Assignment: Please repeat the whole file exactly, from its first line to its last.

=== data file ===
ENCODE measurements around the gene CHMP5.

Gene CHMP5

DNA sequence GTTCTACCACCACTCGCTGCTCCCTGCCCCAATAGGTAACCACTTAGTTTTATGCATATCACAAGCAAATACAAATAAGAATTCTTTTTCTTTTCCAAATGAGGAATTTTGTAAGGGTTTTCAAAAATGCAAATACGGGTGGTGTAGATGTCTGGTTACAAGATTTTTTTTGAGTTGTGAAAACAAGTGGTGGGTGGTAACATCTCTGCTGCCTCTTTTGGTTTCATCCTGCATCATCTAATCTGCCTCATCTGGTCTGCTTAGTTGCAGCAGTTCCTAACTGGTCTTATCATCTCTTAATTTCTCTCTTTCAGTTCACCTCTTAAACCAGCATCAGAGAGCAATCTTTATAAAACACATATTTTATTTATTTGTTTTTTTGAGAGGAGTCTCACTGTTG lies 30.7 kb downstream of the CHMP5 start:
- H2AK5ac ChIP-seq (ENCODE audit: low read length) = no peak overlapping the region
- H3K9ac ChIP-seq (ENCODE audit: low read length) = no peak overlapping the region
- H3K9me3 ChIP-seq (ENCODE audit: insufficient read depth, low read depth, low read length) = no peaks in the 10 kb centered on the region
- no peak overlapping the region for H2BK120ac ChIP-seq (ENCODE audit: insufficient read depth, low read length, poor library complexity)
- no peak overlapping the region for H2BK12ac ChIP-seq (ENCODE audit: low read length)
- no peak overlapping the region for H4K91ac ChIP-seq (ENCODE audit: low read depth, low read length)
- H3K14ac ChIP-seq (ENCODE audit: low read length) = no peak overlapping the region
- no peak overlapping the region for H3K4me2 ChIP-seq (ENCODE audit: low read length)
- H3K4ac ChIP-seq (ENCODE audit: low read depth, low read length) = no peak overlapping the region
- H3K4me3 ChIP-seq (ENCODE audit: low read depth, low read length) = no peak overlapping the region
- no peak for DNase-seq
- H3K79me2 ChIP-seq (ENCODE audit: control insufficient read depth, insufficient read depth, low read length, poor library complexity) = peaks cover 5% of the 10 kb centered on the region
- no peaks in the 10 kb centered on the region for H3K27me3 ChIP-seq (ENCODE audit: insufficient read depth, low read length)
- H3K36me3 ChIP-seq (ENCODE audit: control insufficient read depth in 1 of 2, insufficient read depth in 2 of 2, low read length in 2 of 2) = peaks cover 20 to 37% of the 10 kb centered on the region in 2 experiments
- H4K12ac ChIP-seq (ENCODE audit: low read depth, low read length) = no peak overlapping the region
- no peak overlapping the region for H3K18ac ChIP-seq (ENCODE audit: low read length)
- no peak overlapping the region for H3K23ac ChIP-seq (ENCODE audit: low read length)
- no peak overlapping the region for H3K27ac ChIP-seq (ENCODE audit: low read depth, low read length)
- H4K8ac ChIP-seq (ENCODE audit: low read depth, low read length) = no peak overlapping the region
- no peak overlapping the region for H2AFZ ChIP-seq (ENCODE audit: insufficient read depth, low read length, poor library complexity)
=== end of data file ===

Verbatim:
ENCODE measurements around the gene CHMP5.

Gene CHMP5

DNA sequence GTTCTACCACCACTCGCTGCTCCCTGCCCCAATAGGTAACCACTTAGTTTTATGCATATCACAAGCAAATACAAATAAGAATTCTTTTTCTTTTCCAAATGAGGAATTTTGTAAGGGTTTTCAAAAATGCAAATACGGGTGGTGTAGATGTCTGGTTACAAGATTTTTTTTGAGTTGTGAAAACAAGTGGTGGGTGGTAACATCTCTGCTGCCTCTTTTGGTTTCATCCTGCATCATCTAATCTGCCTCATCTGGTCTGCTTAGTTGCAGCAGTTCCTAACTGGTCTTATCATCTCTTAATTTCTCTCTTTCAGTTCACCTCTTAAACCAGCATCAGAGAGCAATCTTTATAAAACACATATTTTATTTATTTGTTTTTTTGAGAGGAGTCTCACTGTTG lies 30.7 kb downstream of the CHMP5 start:
- H2AK5ac ChIP-seq (ENCODE audit: low read length) = no peak overlapping the region
- H3K9ac ChIP-seq (ENCODE audit: low read length) = no peak overlapping the region
- H3K9me3 ChIP-seq (ENCODE audit: insufficient read depth, low read depth, low read length) = no peaks in the 10 kb centered on the region
- no peak overlapping the region for H2BK120ac ChIP-seq (ENCODE audit: insufficient read depth, low read length, poor library complexity)
- no peak overlapping the region for H2BK12ac ChIP-seq (ENCODE audit: low read length)
- no peak overlapping the region for H4K91ac ChIP-seq (ENCODE audit: low read depth, low read length)
- H3K14ac ChIP-seq (ENCODE audit: low read length) = no peak overlapping the region
- no peak overlapping the region for H3K4me2 ChIP-seq (ENCODE audit: low read length)
- H3K4ac ChIP-seq (ENCODE audit: low read depth, low read length) = no peak overlapping the region
- H3K4me3 ChIP-seq (ENCODE audit: low read depth, low read length) = no peak overlapping the region
- no peak for DNase-seq
- H3K79me2 ChIP-seq (ENCODE audit: control insufficient read depth, insufficient read depth, low read length, poor library complexity) = peaks cover 5% of the 10 kb centered on the region
- no peaks in the 10 kb centered on the region for H3K27me3 ChIP-seq (ENCODE audit: insufficient read depth, low read length)
- H3K36me3 ChIP-seq (ENCODE audit: control insufficient read depth in 1 of 2, insufficient read depth in 2 of 2, low read length in 2 of 2) = peaks cover 20 to 37% of the 10 kb centered on the region in 2 experiments
- H4K12ac ChIP-seq (ENCODE audit: low read depth, low read length) = no peak overlapping the region
- no peak overlapping the region for H3K18ac ChIP-seq (ENCODE audit: low read length)
- no peak overlapping the region for H3K23ac ChIP-seq (ENCODE audit: low read length)
- no peak overlapping the region for H3K27ac ChIP-seq (ENCODE audit: low read depth, low read length)
- H4K8ac ChIP-seq (ENCODE audit: low read depth, low read length) = no peak overlapping the region
- no peak overlapping the region for H2AFZ ChIP-seq (ENCODE audit: insufficient read depth, low read length, poor library complexity)